An old friend died last week. He was mighty, not yet ready to die, still reaching out to shelter others. He didn’t die from Covid or even a heart attack. Perhaps hubris but that’s hard to measure. I can’t even say he died from old age, although he was old, probably at least 100 years.
The friend I’m writing about was a hug oak tree, and the reason I say “perhaps hubris” was that his roots extended so far they broke into our across the street neighbor’s sewage line and filled their basement with sewage. And so, the city came out, began by cutting off his crown, then a mid-section and another and another, until he was shaved to the ground, at which point they dug out a hole some 15×15 feet, and thus, removed the offending roots. Thee city also filled in the hole and replanted the lawn, in case you’re wondering if neighbors still have a gaping wound in their yard.
Perhaps he mourned his old couple who, about four years ago, sold the house where they had raised their children and moved into an apartment. The new family moved in. They weren’t old, but neither were they really young. Their last child was about 13 years old when they moved in and now in his first year of college. So maybe the tree mourned the boy leaving home. Maybe it thought he could get this couple to leave and bring back the old folks. Who knows how trees think.
The city has also come through over the years to trim up lower branches which is fine. It’s certainly helped my view. And a couple of times, my son has pulled out his trusty electric saw for a branch that was too low and hanging over the cars. The tree seems to recover just fine.
Kansas City has many streets lined with old oaks and occasionally, one needs to come down, for one reason or another. Sometimes they have side branches damaged by storms. Most of these streets, and certainly ours, were build by a particular developer, Edward A. Diebolt in the early 1900s with straight streets and young oaks lining those streets.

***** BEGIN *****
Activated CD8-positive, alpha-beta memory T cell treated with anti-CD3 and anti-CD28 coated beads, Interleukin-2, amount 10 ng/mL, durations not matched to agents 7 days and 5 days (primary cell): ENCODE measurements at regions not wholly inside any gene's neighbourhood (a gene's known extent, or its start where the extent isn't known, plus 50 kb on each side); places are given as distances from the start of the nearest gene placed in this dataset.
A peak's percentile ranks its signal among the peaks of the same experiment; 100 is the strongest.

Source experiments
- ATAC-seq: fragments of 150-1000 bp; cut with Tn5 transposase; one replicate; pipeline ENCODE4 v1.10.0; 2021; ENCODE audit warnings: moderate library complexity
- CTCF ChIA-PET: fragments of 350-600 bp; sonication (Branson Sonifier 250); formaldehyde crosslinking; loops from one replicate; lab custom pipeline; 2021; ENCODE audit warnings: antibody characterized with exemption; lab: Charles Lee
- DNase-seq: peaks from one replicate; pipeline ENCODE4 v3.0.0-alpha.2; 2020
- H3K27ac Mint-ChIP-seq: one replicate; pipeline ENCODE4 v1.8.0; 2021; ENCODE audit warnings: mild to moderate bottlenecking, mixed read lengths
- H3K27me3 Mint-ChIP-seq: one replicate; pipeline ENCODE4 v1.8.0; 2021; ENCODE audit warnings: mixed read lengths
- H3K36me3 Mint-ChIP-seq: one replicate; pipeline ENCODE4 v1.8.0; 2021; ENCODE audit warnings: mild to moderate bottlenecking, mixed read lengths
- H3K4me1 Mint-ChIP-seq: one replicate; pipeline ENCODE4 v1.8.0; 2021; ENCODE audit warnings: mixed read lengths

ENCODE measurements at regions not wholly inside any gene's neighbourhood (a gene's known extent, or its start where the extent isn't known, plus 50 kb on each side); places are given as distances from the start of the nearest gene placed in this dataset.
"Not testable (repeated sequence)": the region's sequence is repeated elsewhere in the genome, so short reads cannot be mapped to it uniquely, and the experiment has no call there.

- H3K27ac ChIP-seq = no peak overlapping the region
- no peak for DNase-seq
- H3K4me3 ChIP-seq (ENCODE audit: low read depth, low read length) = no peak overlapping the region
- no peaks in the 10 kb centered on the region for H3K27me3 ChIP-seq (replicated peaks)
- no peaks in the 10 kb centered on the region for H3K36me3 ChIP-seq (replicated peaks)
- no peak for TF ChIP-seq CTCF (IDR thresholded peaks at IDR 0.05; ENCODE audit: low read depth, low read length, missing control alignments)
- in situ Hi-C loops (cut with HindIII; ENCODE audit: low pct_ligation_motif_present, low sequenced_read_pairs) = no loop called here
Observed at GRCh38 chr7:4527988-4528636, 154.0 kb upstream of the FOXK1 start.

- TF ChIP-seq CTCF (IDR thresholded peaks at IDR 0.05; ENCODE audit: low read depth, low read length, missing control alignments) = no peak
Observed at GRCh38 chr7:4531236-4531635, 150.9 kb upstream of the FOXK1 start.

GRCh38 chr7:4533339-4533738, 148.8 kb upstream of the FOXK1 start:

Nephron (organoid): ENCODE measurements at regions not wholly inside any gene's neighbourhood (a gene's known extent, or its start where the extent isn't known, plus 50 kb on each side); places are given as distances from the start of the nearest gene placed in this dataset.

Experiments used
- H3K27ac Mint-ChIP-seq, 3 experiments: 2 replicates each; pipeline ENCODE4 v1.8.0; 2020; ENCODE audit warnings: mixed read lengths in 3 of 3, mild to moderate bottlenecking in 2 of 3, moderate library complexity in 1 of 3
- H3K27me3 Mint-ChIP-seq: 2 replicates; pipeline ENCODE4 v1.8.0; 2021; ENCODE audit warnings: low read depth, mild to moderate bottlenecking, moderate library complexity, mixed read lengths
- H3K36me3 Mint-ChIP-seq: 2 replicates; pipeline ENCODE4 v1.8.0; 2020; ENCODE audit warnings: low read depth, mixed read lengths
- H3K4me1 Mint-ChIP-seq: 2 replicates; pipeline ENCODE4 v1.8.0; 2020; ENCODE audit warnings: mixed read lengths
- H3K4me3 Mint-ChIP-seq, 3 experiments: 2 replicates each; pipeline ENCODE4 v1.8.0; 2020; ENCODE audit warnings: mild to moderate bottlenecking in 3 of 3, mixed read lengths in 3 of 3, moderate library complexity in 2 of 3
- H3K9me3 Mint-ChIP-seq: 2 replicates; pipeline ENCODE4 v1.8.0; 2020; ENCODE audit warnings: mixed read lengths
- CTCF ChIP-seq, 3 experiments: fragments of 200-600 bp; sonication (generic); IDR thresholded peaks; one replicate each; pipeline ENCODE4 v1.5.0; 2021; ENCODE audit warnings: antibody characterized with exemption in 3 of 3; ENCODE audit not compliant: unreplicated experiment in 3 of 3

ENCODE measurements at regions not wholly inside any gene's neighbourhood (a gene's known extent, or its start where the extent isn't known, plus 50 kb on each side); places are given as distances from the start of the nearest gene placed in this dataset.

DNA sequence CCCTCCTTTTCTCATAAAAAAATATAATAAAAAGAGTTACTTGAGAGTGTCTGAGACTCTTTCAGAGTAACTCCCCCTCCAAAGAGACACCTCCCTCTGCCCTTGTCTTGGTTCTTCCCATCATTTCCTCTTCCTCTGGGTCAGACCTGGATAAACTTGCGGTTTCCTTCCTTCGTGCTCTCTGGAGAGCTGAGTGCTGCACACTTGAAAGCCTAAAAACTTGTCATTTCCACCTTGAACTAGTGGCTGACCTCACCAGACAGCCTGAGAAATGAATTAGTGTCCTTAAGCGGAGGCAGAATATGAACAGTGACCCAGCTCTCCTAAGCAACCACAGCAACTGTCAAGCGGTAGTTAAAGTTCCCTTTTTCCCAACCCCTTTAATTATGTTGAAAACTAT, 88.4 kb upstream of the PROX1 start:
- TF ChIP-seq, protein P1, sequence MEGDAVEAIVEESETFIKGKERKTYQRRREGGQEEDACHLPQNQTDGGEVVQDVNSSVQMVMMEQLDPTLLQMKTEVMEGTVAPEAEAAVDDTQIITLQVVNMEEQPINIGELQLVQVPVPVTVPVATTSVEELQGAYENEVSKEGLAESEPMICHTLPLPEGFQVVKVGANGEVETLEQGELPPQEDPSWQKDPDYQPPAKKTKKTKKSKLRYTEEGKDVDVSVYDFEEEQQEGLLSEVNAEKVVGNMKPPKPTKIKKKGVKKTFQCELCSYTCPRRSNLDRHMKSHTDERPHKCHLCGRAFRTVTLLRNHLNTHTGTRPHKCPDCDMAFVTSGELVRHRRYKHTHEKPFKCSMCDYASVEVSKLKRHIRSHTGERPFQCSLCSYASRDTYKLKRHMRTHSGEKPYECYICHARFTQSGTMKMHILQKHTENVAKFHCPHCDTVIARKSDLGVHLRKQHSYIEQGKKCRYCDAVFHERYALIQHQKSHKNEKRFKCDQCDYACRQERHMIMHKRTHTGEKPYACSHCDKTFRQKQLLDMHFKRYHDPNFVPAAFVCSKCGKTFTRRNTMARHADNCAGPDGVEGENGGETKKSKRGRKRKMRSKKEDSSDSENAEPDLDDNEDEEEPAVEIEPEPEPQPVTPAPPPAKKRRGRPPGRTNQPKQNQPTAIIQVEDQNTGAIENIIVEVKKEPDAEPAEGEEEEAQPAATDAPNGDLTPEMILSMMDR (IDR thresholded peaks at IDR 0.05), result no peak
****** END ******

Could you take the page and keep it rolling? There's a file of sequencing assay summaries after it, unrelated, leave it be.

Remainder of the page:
When I taught night classes out at the Junior College, I’d breathe a big sigh of relief when I turned off the main road and onto our two block long street, oaks sheltering my last few minutes home, removing me from traffic and giving me shelter all the way. I loved the seeing my headlights reflected from those overhanging leaves.
The squirrels probably mourn the tree, too. We have a lot of squirrels in our neighborhood who love acorns, and there’s always a lot of acorns. They drop, and in a wind it sometimes sounds like hail.
We feed birds and squirrels in our backyard. One day, when I went to buy the 40 pound bag of mixed seeds which we use to produce a backyard full of wildlife, the man helping me said, “You must feed a lot of birds.” “And squirrels,” I said. “They like our backyard., too”
The man looked at me sort of squinty-eyed and said, “I just shoot them.” I avoid his check out when I now buy more seed.
I’m glad the neighbors across the street have a clean basement, and I’m glad the tree in front of our house has survived the hammering and digging that occurred when the city recently replaced the water pipes. But my old friend still leaves a gap in my heart when I look across the street.